Most started services don't need to handle multiple requests simultaneously, and if they did, it could be a complex and error-prone multi-threading scenario. For these reasons, the IntentService class is a useful subclass of Service on which to base your service:

  • IntentService automatically provides a worker thread to handle your Intent.
  • IntentService handles some of the boilerplate code that regular services need (such as starting and stopping the service).
  • IntentService can create a work queue that passes one intent at a time to your onHandleIntent() implementation, so you don't have to worry about multi-threading.
Note:IntentService is subject to the new restrictions on background services in Android 8.0 (API 26). For this reason, Android Support Library 26.0.0 introduces a new JobIntentService class, which provides the same functionality as IntentService but uses jobs instead of services when running on Android 8.0 or higher.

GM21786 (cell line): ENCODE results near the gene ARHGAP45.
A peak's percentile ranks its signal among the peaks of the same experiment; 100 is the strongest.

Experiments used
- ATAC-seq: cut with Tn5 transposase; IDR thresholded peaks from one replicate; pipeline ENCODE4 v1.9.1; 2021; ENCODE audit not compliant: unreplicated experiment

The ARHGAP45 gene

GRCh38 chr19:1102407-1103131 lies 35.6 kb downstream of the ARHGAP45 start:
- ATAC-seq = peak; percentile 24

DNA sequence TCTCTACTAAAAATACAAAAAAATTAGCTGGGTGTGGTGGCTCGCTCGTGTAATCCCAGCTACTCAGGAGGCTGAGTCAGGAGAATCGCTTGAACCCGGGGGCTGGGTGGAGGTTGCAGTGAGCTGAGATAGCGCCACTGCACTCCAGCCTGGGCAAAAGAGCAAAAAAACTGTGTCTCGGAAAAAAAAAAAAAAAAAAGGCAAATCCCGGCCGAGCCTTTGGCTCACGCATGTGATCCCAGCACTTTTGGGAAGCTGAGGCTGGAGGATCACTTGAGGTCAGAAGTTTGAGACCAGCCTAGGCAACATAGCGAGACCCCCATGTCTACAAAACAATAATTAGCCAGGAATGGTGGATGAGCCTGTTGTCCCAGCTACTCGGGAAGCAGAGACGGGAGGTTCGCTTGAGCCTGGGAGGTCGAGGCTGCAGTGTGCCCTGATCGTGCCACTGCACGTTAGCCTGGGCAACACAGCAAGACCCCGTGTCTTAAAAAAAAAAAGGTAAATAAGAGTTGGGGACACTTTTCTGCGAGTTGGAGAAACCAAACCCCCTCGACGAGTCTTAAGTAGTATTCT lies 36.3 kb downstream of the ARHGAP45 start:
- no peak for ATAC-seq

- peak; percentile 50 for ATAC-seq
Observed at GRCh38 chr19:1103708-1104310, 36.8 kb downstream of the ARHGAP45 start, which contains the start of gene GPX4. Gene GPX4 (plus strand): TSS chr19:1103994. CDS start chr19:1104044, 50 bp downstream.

To implement IntentService:

  1. Provide a small constructor for the service.
  2. Create an implementation of onHandleIntent() to do the work that the client provides.

Here's an example implementation of IntentService:

public class HelloIntentService extends IntentService {
   * A constructor is required, and must call the 
   * super IntentService(String) constructor with a name 
   * for the worker thread.
  public HelloIntentService() {

   * The IntentService calls this method from the default 
   * worker thread with the intent that started the service. 
   * When this method returns, IntentService stops the service, 
   * as appropriate.
  protected void onHandleIntent(Intent intent) {
      // Normally we would do some work here, like download a file.
      // For our sample, we just sleep for 5 seconds.
      try {
      } catch (InterruptedException e) {
          // Restore interrupt status.

Bound services